In this case, we are not talking about mental issues as such, but specific strategic errors.
We need to retrace our recent database
looking for problems in our strategic thinking. It may be that we are swinging down because a certain situation where we make a bad play has been cropping up more frequently than usual and hence having a larger impact on our overall results than it does normally.
The best thing we can do in any downswing situation is to assume that it is a result of our bad play and not a result of variance until proven otherwise.
It’s true that many swings are caused primarily by variance but we want to be careful of using variance as an excuse. There are some players out there who are consistent losing players, but rather than make the needed strategic adjustments to their game, they blame variance and assume things will take a turn for the better in the future.
3. Mindset – While mindset usually does not cause downswings initially, it’s the number 1 culprit in extending our downswing across a way longer period than it needs to be.
Like the strategic side of things, our mental state needs to be monitored and trained over a significant period of time. Rather than blaming our downswing on bad mindset, we should attempt to isolate the specific problems with our mindset that are prolonging our swing.
To give an example, perhaps losing to recreational players make us feel angry. It’s important to remind ourselves that -
- The recreational players must suck out some of the time, it’s mathematically certain. Also if they did not win occasionally, there would be no weaker players left for us to profit from.
Or perhaps we get concerned that we might no longer be a winning player, and this affects the strategic aspects of our decision making. It’s important to remind ourselves that -
- Poker is a game of uncertainty. Rather than striving for certainty we must accept that there will always be some unknown variables. All we can do as poker players is work very hard on our game and increase the probability that we are winning players in the long term.
It's also important to identify specific features of our strategic game that disappears when our mindset becomes bad. For example perhaps we notice some of the following subtle changes occurring -
- We become more tight and passive than usual
- We become more aggressive than usual
- We play longer sessions than usual in an attempt to make money back
- We start to make specific strategic errors such as 3betting in the wrong spots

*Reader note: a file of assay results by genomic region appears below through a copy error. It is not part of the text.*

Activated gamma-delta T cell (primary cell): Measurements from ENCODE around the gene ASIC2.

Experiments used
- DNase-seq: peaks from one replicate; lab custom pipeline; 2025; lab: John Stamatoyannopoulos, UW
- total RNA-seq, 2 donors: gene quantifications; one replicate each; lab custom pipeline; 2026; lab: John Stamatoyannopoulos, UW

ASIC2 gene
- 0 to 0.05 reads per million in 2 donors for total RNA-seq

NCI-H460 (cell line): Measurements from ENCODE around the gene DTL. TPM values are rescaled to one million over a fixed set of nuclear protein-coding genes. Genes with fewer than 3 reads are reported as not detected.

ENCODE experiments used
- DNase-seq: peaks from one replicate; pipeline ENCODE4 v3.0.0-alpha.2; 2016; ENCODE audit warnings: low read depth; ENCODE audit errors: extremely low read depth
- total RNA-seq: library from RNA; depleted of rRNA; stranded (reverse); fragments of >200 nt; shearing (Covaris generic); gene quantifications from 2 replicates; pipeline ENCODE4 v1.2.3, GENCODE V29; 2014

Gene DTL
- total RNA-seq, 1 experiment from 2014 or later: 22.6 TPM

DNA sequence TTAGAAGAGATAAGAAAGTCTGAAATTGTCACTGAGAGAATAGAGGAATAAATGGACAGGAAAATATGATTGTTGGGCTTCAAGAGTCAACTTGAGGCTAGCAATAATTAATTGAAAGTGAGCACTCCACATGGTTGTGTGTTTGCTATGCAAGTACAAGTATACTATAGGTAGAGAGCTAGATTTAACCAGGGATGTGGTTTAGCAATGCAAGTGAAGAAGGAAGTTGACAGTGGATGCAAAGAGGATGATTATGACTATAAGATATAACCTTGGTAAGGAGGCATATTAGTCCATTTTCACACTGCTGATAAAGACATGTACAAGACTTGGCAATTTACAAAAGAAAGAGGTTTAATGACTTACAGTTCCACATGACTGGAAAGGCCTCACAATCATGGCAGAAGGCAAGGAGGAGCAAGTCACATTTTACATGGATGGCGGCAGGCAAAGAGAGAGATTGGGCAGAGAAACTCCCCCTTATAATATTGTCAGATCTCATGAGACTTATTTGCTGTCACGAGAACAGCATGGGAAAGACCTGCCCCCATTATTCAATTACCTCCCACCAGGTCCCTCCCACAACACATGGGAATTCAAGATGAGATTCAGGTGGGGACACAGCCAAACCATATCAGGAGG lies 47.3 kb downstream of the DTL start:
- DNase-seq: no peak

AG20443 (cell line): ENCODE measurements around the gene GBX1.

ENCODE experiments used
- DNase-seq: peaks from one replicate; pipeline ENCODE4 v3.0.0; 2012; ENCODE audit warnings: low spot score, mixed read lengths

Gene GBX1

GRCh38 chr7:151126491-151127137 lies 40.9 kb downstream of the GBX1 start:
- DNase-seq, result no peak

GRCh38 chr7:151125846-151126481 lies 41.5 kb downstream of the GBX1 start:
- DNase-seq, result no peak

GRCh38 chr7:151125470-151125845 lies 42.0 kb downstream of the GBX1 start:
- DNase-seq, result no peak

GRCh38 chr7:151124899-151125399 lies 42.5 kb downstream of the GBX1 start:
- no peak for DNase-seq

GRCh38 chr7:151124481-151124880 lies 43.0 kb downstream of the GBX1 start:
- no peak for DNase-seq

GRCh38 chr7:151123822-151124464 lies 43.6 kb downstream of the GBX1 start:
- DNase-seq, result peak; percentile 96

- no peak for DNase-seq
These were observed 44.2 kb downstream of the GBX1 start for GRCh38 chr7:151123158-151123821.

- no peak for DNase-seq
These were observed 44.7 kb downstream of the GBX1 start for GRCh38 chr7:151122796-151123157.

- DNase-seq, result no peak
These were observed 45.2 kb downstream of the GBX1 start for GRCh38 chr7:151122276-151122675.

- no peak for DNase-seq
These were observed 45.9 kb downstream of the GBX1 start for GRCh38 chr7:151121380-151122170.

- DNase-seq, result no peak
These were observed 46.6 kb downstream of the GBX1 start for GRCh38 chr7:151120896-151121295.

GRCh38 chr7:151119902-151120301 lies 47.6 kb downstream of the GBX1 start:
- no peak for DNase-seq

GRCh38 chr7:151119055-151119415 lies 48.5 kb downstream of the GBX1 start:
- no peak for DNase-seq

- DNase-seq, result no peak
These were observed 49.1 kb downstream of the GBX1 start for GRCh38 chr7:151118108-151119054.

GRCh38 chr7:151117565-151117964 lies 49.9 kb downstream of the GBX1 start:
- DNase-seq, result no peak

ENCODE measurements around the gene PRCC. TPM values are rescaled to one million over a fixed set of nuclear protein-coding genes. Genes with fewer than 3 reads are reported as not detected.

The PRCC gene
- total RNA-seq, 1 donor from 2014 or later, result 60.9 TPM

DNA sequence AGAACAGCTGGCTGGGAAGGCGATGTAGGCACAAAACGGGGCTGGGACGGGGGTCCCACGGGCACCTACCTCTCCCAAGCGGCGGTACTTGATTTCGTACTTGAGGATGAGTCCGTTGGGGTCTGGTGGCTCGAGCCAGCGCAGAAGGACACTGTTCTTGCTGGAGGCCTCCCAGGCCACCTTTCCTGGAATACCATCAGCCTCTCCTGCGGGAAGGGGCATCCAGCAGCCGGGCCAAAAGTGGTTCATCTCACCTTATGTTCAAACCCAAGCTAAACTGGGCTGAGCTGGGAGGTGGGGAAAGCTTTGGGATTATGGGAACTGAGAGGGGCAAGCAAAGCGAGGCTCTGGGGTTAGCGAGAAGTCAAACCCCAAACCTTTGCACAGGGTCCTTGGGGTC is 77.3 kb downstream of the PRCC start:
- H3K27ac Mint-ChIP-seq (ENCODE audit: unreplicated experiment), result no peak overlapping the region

- Freezing in certain spots rather than being able to think rationally (common)
Understanding exactly how our mindset affects our strategic decisions can help us to identify much sooner when we are suffering from a poor mindset. We can then make the relevant adjustments before our downswing becomes bigger.
Accumulated tilt is a very common problem we might experience when suffering a large downswing. When most players sit down at a table of poker they are starting at break-even. Sometimes when a player has been swinging down for a while they lose that feeling of being break. Instead of starting at zero they have the pressure of all of their previous losses weighing on their mind. They feel as if they are actually starting each game down 20 buyins.
Even if we manage to sit down at the table initially with a good mindset, the build up of losses can make our mindset a lot more brittle.
Perhaps in the past we would have been able to take several bad beats and shrug it off, but now even one bad-beat can send our mindset spiralling out of control. Here we go again, this is how it starts. Every time….I’ll probably lose another 10 buyins now.
In order to break out of this vicious cycle we need to reset our consciousness so that we are starting with a fresh slate and from break even. We should be able to do this in many cases by simply regulating our mental state. Ideally we tell ourselves the following…The money that I have lost is gone. My current bankroll is what it is now….there is no use thinking of what it might have been if I had run good. Nothing that has happened before really matters now and I need to start today afresh, as if I’m starting my poker career from scratch This is how it should work in theory, but it may be that we have not currently trained our mindset well enough to make simple adjustments in our psyche by simply reminding ourselves of logical statements. If this is the case there are a couple of useful tricks we can use to deceive our brain into thinking the above.
- Deposit and play on a new room with a new bankroll (even if it’s a smaller roll)
- Take a break from poker
It's amazing how a few days off can really change our mental outlook. Playing on a new room can also convince our brain tentatively that “things might be different now”.
Ideally we shouldn’t need to do either of the above,
it depends completely on how far our mindset has progressed. If we have never given our mindset any proper training then these literally might be the only options, but we should strive to create a stronger mindset for the future so that dealing with a downswing becomes easier.